Of course, as a University of Chicago conference, those presenting often learned as much from their audiences as did the listeners. Jonathan Masur received strong feedback on his paper, “Quadratic Patent Policy,” in which he argued that the patent system is in crisis because the innovation economy is too complex to be regulated or controlled by existing institutions.

Masur instead suggested the use of quadratic voting as a method to solve intellectual policy and other legal issues. For example, in determining whether a specific type of DNA can be patented at all, the Patent Office could administer a vote.  Those interested in participating could buy as many votes as they like to support one side of the question and after a period of time, say a month, the votes would be tallied, the Patent Office could announce whether the DNA could be patented and distribute the money from the voting buying to all those who had voted.

Overall, the conference provided an opportunity “to engage in a common dialogue centered around a coherent set of issues,” Masur observed. “The event could only strengthen and improve quadratic voting as a decision-making procedure.”

Beatrice Cherrier and Jean-Baptiste Fleury provided background for discussion by presenting their paper, “Economists’ Interest in Collective Decision After World War II: A History.” Their research shows that while decision making piqued the interest of economists during the second World War, work in the field was sidelined almost completely from the 1970s forward.

Some in the audience argued that this happened because economists realized that the practical tools for collective decision making failed to transform policy making, and that policy makers were not convinced by economists’ analyses. Still others argued that that collective decision making had simply moved into other academic areas, such as business and law schools. “Whatever the causes, reluctant interest in collective decision mechanisms is what made this conference unusual. The back and forth between ideal types of the mechanism and concrete applications is not often seen at conferences and here it was very lively,” Cherrier said.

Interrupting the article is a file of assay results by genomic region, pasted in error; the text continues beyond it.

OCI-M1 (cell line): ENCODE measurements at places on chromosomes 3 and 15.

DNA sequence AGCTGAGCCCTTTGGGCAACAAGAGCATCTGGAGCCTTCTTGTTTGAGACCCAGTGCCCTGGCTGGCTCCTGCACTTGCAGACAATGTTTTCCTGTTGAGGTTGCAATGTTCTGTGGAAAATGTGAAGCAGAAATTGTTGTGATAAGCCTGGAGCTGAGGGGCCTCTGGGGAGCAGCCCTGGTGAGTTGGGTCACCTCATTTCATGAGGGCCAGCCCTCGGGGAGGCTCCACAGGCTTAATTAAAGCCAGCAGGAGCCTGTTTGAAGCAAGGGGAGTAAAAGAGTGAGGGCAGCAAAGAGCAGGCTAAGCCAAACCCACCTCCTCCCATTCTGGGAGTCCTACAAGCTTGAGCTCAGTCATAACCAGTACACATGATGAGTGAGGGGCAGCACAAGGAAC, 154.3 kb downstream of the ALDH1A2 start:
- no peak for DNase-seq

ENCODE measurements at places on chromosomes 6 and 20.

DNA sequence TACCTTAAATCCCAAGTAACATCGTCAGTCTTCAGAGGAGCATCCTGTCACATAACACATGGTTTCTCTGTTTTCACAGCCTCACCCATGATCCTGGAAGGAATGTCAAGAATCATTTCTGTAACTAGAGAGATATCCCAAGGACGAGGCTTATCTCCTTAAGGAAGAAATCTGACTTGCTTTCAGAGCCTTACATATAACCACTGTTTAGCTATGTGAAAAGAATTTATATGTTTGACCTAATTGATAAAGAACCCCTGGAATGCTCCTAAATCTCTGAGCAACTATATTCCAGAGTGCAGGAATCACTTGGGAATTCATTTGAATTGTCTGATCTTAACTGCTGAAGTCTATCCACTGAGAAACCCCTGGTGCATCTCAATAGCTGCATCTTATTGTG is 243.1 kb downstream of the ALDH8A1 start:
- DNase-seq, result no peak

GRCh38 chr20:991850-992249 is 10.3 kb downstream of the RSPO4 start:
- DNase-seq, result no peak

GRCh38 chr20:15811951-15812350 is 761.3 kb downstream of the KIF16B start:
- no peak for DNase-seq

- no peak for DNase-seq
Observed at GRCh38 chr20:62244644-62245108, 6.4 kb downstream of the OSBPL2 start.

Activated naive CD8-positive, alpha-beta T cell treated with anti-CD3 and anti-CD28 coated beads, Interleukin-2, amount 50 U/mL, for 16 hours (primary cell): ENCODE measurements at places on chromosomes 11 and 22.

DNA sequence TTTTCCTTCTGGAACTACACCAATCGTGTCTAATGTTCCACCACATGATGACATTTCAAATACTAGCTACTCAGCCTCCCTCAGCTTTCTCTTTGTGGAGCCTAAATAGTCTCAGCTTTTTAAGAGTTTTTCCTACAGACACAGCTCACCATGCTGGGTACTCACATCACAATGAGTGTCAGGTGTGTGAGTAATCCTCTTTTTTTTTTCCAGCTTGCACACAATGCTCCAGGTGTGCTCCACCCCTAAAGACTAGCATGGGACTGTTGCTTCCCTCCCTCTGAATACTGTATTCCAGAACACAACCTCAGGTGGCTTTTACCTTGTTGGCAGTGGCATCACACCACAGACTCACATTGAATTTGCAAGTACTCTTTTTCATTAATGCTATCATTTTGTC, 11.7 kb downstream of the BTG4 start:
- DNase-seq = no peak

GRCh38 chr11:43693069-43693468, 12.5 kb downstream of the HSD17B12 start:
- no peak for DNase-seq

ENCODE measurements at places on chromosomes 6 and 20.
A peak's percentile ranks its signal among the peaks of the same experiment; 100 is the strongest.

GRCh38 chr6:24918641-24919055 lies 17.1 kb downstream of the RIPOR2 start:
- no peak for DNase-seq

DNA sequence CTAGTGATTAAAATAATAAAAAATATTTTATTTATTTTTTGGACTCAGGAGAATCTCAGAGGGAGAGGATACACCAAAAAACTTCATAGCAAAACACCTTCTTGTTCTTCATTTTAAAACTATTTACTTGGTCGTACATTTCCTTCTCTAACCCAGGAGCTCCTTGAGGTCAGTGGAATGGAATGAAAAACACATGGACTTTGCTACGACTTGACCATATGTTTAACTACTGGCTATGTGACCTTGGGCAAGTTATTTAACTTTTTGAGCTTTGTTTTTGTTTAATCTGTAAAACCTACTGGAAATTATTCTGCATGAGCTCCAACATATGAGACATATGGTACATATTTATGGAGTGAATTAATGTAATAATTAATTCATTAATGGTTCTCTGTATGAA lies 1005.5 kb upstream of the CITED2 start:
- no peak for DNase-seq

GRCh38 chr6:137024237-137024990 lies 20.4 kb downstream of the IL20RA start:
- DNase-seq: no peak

“Whatever the causes, reluctant interest in collective decision mechanisms is what made this conference unusual. The back and forth between ideal types of the mechanism and concrete applications is not often seen at conferences and here it was very lively,” Cherrier said.  

Posner and Nicholas Stephanopoulos presented their research on the electoral system in the United States, arguing that it fails to allow people to register the intensity of their preferences for political outcomes when they vote. They suggest that modified quadratic voting, in which votes are not purchased, would allow election law to achieve efficient election and policy outcomes.

In a related vein, Jingjing Zhang presented research demonstrating the inability of elections to achieve socially optimal outcomes. Bidding mechanisms such as quadratic voting yield higher overall welfare and better outcomes for all voters. Many would argue that in such bidding situations, those who care deeply will try to buy the election. But Zhang argued that buying an election is typically very costly and requires redistributions that benefit all who vote.

Just as the organizers had hoped, excited discussion took place between sessions on improving results, future collaborations, ideas for practical implementation and new problems to solve. The conference papers—which also include work on security, voter turnout and efficiency—will be published in Public Choice, an economics journal that 40 years earlier examined the major intellectual predecessor of QV, the Vickrey-Clarke-Groves mechanism. But with so many obvious applications and so many theoretical and practical challenges surrounding it, the work on quadratic voting has only just begun.

— Robin I. Mordfin